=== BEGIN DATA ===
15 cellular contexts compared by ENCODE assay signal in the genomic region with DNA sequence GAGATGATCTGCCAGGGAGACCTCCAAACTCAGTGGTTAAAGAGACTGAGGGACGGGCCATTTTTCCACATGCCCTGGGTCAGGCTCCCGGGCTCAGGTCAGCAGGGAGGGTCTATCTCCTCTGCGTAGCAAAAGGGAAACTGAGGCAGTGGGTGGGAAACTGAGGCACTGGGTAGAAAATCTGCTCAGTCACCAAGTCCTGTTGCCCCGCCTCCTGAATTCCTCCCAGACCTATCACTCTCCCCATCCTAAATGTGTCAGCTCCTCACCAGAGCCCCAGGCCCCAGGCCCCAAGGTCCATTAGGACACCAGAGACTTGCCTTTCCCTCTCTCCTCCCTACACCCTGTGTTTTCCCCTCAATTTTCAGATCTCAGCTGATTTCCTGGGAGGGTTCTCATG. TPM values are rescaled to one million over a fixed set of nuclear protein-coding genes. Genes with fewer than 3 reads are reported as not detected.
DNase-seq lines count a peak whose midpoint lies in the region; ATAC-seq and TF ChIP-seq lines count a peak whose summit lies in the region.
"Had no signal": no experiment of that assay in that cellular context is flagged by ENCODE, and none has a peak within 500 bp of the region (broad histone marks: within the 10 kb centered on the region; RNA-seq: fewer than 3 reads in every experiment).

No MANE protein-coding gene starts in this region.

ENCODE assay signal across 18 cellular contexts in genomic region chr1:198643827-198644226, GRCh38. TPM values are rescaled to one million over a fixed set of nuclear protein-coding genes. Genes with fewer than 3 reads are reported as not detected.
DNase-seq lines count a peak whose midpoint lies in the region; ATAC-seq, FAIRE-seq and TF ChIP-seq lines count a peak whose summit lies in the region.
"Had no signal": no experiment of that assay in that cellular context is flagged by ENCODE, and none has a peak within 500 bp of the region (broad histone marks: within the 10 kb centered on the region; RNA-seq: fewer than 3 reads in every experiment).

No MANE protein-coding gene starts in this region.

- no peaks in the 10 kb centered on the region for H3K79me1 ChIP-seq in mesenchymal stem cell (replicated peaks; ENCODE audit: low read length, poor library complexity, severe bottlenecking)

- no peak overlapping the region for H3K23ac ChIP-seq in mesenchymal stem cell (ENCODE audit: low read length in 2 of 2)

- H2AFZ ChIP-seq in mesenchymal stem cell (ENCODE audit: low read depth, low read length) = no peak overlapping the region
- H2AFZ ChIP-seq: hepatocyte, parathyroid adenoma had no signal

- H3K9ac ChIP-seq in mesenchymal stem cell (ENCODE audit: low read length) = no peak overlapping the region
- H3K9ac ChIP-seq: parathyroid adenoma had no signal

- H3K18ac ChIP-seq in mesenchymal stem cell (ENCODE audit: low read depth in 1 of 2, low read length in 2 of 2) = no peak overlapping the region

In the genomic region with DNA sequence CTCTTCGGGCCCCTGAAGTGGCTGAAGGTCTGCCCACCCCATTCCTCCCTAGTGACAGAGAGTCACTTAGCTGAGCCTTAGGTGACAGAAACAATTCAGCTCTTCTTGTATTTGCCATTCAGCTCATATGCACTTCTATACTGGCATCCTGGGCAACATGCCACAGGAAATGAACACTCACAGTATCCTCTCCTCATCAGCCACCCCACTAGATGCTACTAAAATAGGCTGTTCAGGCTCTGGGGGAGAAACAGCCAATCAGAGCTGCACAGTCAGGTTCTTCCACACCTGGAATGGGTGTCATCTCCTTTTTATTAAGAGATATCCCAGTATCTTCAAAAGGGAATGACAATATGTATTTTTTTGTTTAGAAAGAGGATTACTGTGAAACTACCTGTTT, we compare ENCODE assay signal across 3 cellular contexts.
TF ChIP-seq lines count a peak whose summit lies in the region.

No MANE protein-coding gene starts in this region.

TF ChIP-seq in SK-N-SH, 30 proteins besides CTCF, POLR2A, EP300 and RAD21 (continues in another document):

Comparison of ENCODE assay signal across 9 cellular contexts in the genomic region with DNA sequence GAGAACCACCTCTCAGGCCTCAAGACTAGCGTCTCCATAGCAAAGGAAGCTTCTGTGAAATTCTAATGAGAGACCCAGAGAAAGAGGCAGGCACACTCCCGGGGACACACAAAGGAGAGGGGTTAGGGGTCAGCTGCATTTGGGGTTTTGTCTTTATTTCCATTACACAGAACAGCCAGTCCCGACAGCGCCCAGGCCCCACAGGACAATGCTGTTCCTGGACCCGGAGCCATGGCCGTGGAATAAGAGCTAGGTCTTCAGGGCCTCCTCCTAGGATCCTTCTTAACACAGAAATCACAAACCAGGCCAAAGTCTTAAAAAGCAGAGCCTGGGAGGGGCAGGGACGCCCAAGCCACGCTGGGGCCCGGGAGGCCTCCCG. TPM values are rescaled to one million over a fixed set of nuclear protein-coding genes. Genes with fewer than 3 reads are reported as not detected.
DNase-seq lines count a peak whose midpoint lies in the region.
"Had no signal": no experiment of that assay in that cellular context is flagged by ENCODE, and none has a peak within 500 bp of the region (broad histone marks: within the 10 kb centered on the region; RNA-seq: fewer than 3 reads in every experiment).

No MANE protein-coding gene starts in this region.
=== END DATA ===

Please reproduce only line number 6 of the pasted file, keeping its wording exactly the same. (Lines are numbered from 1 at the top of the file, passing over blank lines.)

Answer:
DNase-seq lines count a peak whose midpoint lies in the region; ATAC-seq, FAIRE-seq and TF ChIP-seq lines count a peak whose summit lies in the region.